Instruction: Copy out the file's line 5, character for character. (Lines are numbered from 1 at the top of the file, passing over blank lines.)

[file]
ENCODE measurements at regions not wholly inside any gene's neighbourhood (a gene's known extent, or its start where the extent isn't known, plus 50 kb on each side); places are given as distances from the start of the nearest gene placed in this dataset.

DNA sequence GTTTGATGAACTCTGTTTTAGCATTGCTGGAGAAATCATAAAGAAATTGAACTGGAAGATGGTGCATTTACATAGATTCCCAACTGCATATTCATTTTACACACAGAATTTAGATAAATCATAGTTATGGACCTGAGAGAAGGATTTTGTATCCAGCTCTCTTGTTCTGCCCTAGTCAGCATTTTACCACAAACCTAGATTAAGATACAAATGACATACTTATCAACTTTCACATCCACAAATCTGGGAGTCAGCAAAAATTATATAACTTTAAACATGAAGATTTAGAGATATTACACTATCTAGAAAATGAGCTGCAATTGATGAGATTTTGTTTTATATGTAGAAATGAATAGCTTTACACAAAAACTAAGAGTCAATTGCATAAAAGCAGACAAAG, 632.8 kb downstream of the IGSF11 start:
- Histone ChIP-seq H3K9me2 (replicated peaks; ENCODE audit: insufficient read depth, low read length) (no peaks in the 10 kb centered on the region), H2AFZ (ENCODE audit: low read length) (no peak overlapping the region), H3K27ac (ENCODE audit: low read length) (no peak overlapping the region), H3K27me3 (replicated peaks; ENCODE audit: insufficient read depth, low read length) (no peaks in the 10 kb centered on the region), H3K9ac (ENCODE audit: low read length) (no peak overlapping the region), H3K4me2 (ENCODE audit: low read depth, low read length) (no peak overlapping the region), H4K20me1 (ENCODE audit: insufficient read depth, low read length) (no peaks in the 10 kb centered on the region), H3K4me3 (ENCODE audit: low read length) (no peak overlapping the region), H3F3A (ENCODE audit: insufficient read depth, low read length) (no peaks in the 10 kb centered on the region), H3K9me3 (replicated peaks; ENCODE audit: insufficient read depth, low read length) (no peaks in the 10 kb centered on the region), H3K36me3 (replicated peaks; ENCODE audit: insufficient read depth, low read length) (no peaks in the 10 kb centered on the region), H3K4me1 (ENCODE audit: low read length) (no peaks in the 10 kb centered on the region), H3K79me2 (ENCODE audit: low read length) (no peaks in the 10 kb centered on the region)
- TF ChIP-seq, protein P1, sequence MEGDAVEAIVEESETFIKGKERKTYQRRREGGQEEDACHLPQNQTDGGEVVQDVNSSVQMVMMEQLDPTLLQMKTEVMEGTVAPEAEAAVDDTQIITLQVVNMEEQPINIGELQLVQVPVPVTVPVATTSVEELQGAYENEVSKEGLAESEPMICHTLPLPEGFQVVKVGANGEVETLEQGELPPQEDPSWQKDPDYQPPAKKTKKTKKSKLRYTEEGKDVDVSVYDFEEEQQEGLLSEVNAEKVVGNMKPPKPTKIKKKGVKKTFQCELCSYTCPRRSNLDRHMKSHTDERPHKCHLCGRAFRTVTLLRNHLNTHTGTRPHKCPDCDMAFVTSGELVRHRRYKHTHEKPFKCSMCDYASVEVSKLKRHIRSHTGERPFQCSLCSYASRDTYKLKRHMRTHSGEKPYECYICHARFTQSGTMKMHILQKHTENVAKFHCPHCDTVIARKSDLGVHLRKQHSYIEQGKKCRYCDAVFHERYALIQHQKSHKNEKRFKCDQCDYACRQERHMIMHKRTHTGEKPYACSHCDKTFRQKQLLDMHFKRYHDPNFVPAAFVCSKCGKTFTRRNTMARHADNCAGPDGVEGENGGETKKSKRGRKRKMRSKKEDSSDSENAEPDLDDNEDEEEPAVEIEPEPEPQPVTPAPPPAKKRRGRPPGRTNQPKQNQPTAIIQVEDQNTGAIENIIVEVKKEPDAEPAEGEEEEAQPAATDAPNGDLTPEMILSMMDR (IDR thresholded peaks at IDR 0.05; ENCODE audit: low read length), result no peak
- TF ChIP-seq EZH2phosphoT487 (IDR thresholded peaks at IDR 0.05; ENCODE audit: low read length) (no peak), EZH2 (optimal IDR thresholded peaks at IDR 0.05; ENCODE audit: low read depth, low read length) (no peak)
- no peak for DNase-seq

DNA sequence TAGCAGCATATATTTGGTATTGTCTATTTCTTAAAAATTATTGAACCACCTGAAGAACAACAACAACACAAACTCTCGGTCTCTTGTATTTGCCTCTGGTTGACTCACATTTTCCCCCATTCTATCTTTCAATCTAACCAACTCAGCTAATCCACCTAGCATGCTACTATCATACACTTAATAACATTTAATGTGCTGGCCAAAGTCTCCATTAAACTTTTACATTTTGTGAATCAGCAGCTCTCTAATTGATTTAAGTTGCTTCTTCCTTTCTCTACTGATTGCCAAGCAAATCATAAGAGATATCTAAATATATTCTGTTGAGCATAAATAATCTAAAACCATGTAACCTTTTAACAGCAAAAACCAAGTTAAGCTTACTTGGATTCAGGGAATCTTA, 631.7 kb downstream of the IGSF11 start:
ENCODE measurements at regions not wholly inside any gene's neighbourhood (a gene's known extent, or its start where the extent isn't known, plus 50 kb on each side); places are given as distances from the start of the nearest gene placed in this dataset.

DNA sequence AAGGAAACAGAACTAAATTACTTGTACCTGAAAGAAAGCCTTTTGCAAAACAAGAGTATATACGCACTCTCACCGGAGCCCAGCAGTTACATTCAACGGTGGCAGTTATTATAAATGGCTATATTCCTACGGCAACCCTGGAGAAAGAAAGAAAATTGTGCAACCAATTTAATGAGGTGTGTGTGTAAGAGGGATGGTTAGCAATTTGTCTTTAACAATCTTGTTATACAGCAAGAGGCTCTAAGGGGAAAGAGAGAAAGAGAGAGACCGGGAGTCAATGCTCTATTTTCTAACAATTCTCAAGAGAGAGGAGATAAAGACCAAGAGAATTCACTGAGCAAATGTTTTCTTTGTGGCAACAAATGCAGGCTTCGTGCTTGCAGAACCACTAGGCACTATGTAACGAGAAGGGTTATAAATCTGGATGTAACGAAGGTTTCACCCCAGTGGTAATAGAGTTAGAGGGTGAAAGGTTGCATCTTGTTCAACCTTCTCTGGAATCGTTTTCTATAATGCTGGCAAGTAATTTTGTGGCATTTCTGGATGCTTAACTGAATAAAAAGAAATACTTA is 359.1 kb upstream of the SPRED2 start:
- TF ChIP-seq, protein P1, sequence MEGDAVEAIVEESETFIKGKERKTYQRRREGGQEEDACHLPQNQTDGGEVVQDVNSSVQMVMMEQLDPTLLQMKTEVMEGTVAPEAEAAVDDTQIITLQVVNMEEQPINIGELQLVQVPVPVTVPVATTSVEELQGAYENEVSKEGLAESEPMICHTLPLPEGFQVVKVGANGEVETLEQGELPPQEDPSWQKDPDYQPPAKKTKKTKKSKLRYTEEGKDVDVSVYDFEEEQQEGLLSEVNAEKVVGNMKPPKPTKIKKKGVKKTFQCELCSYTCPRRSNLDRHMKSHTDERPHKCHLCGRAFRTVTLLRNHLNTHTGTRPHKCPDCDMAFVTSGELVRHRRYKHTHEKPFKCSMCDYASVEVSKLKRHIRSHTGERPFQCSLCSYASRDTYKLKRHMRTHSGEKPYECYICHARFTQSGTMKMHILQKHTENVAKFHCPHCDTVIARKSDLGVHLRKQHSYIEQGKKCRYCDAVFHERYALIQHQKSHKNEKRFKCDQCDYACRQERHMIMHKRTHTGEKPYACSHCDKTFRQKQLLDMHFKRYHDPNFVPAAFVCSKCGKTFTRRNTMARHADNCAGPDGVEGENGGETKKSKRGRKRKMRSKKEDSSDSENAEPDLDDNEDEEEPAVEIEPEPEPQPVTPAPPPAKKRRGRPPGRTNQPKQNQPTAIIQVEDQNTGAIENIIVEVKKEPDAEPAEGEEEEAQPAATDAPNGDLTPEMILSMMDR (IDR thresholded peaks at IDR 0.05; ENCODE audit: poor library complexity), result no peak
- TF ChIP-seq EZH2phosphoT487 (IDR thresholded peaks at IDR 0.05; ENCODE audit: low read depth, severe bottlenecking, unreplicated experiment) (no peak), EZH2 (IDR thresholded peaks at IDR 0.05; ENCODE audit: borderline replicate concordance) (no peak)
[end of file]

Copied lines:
- TF ChIP-seq EZH2phosphoT487 (IDR thresholded peaks at IDR 0.05; ENCODE audit: low read length) (no peak), EZH2 (optimal IDR thresholded peaks at IDR 0.05; ENCODE audit: low read depth, low read length) (no peak)